The Outward-Looking Modeler: Adding Empirical Science to Risk
The test of all knowledge is experiment. Experiment is the sole judge of scientific truth.
Too often, a model of reality takes on a reality of its own. The users of the model are likely eventually to adopt it as “the truth.” The philosophers Plato (an idealist) and Benedict de Spinoza (a rationalist) were similar in that respect. That is, they believed that all knowledge had to come from their “models” (reason) alone—that everything we know could have been deduced without observation. In a way, they believed, the need to resort to observation merely shows the weaknesses and flaws in our ability to reason.
David Hume in contrast, was an empiricist. The empiricists doubt even the most rigorous, rational models and prefer to get their hands dirty with observation and real-world facts. They insist that reason alone would be insufficient for the basis of our knowledge even if our ability to reason were perfect. In fact, the empiricist says, much of what we call reason could not have been known without observation first.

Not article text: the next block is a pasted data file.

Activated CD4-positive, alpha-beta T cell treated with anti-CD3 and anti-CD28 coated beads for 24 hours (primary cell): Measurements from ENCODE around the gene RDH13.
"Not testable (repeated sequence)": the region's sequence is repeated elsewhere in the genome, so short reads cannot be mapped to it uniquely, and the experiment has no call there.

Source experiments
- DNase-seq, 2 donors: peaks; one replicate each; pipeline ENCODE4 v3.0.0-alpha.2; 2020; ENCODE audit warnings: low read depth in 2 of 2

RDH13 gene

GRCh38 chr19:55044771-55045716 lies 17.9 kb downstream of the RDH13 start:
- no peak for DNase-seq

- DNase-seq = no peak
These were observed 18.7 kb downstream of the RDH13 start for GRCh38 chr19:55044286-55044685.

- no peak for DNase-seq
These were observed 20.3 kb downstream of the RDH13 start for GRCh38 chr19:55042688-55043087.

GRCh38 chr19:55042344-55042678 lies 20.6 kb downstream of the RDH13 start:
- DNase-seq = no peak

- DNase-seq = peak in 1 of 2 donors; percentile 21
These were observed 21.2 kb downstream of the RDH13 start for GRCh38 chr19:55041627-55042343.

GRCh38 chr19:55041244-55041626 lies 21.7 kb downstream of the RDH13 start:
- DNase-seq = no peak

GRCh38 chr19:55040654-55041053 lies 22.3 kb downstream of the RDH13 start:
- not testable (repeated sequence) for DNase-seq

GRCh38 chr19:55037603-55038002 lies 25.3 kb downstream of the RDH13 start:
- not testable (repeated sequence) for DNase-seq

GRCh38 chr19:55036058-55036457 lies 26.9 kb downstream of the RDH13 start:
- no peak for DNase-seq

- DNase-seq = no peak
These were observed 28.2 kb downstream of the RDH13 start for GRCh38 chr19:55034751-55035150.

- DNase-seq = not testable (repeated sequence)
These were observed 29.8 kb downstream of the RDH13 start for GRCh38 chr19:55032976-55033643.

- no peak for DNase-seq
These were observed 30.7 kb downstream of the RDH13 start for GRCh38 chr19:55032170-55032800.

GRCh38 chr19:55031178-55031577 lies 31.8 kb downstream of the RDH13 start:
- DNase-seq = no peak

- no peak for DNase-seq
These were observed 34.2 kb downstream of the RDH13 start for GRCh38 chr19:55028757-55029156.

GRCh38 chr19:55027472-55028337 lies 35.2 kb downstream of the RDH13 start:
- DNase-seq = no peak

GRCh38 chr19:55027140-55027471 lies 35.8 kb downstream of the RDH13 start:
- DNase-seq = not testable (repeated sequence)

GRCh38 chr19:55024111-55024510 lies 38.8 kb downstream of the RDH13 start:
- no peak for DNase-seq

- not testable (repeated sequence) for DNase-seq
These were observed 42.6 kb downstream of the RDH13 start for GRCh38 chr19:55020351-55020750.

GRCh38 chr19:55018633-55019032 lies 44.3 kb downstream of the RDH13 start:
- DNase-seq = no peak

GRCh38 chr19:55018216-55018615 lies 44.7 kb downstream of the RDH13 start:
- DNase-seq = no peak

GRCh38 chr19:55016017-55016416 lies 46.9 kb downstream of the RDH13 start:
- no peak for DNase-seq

But the best combination appears to be skill in theory and in observation. The Nobel Prize-winning physicists Enrico Fermi and Richard Feynman were competent theorists as well as consummate observers. They had a knack for checking just about any claim with observations much simpler than one might expect were necessary. Fermi used a ...

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